Harvard University's arts and sciences faculty approved a plan on Tuesday that will post finished academic papers online free, unless scholars specifically decide to opt out of the open-access program. While other institutions have similar repositories for their faculty's work, Harvard's is unique for making online publication the default option.
The decision, which only affects the Faculty of Arts and Sciences, won't necessarily disrupt exclusivity agreements with journals or upend the academic publishing industry, but it could send a signal that a standard bearer in higher education is seriously looking at alternative distribution models for its faculty's scholarship. Already, various open-access movements are pressing for reforms (from modest to radical) to the current economic model, which depends on journals' traditional gatekeeping function and their necessarily limited audiences but which has concerned many in the academic community worried about rising costs and the shift to digital media.
It isn't clear how or whether Harvard will ensure that professors who haven't opted out will submit finished papers, and even what "finished" means. Can academics submit non-peer-reviewed work? Can they selectively upload articles and withhold others for prestigious journals? Either way, most publishers don't seem overly fazed by the development; many contracts with scholars already allow authors to post their work independently of publication in a journal, and the Harvard plan both protects authors' own copyright to their works and avoids forcing a decision on its faculty.
The unanimous vote gives Harvard a "worldwide license to make each faculty member’s scholarly articles available and to exercise the copyright in the articles, provided that the articles are not sold for a profit," according to a statement released after the vote. That license will be used to post the articles free online, where they could be crawled and accessed through search engines such as Google Scholar.
"This is a large and very important step for scholars throughout the country. It should be a very powerful message to the academic community that we want and should have more control over how our work is used and disseminated," said Stuart M. Shieber, the James O. Welch Jr. and Virginia B. Welch Professor of Computer Science, who sponsored the bill before the faculty governance group.
In an op-ed published in The Harvard Crimson on Tuesday, the director of the university library, Robert Darnton, wrote: "In place of a closed, privileged, and costly system, it will help open up the world of learning to everyone who wants to learn ... ideas would flow freely in all directions."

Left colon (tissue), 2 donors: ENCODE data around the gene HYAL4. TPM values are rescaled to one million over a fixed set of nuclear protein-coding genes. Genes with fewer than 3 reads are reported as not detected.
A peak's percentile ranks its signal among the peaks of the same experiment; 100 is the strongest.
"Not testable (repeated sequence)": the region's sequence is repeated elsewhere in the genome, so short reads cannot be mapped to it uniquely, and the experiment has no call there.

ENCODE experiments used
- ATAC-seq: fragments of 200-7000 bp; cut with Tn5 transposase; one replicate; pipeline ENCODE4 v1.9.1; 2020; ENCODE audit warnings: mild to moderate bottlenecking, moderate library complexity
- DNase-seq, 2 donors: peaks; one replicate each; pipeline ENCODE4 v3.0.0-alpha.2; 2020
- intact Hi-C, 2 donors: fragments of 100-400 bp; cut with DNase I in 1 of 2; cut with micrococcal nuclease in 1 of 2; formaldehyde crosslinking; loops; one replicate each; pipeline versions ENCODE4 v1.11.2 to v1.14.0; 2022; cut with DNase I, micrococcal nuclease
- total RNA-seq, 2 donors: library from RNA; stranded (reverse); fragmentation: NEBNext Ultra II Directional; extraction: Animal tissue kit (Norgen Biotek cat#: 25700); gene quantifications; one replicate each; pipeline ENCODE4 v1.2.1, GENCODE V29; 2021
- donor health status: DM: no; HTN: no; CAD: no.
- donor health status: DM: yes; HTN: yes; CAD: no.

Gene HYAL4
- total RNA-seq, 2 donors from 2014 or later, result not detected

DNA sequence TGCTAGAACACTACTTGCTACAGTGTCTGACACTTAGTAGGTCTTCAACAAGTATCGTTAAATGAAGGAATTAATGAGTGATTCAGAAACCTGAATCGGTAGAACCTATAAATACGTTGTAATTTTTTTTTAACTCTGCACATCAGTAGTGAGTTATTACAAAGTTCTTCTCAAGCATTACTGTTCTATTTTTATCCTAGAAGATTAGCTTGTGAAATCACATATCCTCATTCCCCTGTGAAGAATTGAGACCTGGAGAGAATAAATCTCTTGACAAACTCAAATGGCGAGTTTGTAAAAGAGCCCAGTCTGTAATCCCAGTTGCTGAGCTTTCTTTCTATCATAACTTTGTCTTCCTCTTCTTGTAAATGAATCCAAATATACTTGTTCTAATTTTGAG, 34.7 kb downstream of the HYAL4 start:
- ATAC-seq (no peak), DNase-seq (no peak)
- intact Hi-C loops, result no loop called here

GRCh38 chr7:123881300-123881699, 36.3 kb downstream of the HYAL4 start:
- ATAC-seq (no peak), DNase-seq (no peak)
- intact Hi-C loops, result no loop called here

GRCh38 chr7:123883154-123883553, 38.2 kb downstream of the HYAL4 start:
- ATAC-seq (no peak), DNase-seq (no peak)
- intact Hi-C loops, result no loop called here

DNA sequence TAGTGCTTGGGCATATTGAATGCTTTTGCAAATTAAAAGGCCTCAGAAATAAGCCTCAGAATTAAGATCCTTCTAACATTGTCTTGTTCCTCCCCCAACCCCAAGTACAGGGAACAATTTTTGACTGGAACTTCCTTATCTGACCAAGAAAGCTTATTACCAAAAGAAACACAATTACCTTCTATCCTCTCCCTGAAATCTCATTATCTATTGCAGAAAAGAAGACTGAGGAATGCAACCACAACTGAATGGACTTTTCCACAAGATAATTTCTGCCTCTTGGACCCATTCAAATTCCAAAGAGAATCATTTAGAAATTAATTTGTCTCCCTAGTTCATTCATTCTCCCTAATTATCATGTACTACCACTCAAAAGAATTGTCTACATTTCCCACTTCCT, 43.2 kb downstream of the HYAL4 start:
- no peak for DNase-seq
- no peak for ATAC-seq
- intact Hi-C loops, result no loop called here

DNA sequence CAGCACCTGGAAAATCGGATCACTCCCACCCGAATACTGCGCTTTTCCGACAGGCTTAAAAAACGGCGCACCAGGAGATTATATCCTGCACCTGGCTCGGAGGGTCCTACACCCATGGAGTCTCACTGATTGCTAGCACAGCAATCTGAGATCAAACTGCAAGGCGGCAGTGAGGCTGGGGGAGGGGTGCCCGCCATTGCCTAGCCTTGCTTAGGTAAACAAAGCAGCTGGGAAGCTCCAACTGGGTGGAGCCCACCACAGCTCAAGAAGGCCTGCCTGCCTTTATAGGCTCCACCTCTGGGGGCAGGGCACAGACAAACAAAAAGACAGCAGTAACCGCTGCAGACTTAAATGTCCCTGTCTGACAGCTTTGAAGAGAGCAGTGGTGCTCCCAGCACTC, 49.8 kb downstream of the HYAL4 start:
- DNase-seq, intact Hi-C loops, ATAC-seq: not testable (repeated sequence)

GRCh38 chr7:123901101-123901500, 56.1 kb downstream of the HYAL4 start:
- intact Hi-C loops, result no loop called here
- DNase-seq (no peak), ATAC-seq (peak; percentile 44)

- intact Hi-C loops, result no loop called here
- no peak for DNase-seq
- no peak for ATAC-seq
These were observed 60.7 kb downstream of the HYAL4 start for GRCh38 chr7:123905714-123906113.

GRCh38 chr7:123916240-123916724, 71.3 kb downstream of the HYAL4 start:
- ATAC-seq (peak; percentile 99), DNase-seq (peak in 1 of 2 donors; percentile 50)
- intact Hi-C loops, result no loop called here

At that sentiment, Allan R. Adler, vice president for legal and governmental affairs at the Association of American Publishers, scoffed: "To some people, that sounds like a description of Harvard itself."
Publishers don't oppose open-access plans per se, Adler said. It is mandates they take issue with, such as the requirement imposed by Congress last year that National Institutes of Health-funded research be published online at PubMed Central. With Harvard's opt-out provision, he said, there's still "some degree of choice." He also maintained that (for-profit) journals perform a vital scholarly role by facilitating peer review and the selectivity that goes hand in hand with quality work.
Some supporters of the Harvard plan have alluded to the increasing price of journal subscriptions, a cost that some maintain forces libraries to cut down on the number of monographs and other scholarly books they purchase. But Peter Givler, executive director of the Association of American University Presses, which represents publishers of academic books, said there's no evidence that that's the case. "One of the categories of expenses that has also been going up for libraries is the investment that they’ve been making for electronic infrastructure," he said, raising the prospect that the costs of one type of publishing are merely being squeezed to pay for another.
Laura Brown, a senior adviser to the Ithaka project, which studies how information technologies can be applied to higher education, including electronic publishing, said she thinks the move could place Harvard in a leadership role on the issue. But she suggested that the effort was directed more at motivating faculty to fill the institution's electronic repository. At other colleges, she said, such repositories often languish because there is no mandate. And with more content in the repositories, she said, it would be easier to study which methods of digital delivery work and how scholars use such databases.
"If you just put everything up there and say, 'Here it is,' I think that you would miss a lot out of what happens out of the publishing process," Brown said, alluding to some advocates who would rather see all scholarly research available free. In other words, she doesn't believe that "all is free" is a sustainable model, but that the future might consist of "layers of free": "layers of gated stuff and the whole community has to figure this out together and what it looks like."